1 Pediatrics Department, Child Growth and Development Research Center, Isfahan University of Medical Sciences, Isfahan, Iran.

2 Pediatrics Departments, Ahvaz Jundishapur University of Medical Sciences, Ahvaz, Iran.

3 Department of Community Medicine, School of Medicine, Alborz University of Medical Sciences, Karaj, Iran.

4 Epidemiology Department, Chronic Diseases Research Center, Endocrinology and Metabolism Population Sciences Institute, Tehran University of Medical Sciences, Tehran, Iran.

5 Department of Health Education and Promotion, School of Health, Iran University of Medical Sciences, Tehran, Iran.


Background: Obesity has a growing global epidemic with several risk factors including lifestyle habits, physical activity, and prolonged screen time. This study aimed to compare the dietary habits and self-reported health behaviors in a nationally representative sample of Iranian children and adolescents.
Materials and Methods: This cross sectional nationwide study was conducted in the framework of the fourth survey of a national school-based surveillance program, entitled Childhood and Adolescence Surveillance and Prevention of Adult Non‑communicable disease (CASPIAN-IV) Study. Participants were 14,880 students aged 6-18 years from 30 provinces in Iran. The World Health Organization- Global Student Health Survey questionnaire was utilized to assess their relationship with peers, body image, dietary, life-style and smoking habits, physical activity, and violence behaviors. Apart from the questionnaire, additional information on dietary habits was obtained as well. The Chi-square test and the student t-test were used to compare the groups.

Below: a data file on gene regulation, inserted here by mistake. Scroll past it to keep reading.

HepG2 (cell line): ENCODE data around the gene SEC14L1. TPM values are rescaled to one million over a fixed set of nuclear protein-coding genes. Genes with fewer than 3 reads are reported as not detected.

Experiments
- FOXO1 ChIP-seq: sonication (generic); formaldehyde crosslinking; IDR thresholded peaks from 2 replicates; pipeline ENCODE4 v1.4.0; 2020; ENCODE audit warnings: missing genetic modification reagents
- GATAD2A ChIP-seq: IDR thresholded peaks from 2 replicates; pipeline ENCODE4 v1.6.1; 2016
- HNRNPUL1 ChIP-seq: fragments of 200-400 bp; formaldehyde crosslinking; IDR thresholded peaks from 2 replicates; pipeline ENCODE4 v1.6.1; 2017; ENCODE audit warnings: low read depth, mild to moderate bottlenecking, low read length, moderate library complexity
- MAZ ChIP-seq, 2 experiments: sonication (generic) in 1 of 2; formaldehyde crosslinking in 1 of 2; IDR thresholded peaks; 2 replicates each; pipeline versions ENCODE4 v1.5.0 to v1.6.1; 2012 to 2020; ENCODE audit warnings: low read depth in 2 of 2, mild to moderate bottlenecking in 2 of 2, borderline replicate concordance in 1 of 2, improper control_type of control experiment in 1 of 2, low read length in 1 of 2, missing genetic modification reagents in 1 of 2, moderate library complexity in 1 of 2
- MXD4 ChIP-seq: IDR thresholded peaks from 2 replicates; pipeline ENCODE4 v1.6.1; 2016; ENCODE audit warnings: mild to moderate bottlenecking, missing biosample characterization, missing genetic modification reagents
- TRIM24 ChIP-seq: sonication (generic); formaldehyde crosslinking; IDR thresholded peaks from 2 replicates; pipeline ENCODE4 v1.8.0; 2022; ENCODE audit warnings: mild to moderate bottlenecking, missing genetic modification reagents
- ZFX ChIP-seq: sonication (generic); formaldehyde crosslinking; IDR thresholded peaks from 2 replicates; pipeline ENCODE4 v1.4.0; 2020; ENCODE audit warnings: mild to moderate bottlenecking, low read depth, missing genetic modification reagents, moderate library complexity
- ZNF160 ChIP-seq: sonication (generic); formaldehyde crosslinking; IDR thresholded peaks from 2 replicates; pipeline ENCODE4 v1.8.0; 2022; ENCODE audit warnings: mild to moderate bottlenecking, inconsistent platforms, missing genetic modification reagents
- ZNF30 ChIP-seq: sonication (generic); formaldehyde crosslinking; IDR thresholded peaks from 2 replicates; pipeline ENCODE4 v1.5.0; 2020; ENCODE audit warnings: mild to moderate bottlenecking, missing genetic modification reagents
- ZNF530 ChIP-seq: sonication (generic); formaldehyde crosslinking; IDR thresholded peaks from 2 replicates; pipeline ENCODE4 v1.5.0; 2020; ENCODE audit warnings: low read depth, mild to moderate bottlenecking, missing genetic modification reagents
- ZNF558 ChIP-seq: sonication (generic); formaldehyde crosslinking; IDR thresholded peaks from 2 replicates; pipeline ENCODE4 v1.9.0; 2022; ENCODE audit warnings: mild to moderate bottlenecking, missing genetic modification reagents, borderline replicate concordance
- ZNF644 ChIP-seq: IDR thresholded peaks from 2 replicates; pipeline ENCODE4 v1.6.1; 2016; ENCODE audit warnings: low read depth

Results: Boys had higher proportions of obesity (P<0.05). The prevalence of overweight and obesity decreased with age. Intake of refined bread (NS), non-hydrogenated oils (P<0.001), and low fat dairies (P<0.05) predominated in all three BMI categories. Meal skipping was less prevalent compared to planned meals, but there was an increasing trend according to BMI. All three BMI categories, were watching TV more than 2 hours per day (P<0.05). Depression and fighting were more prevalent in overweight and obese individuals, respectively.
Conclusion: Unhealthy food intake and dietary habits were prevalent in all BMI categories, while poor health related behaviors were more seen in children with higher weight.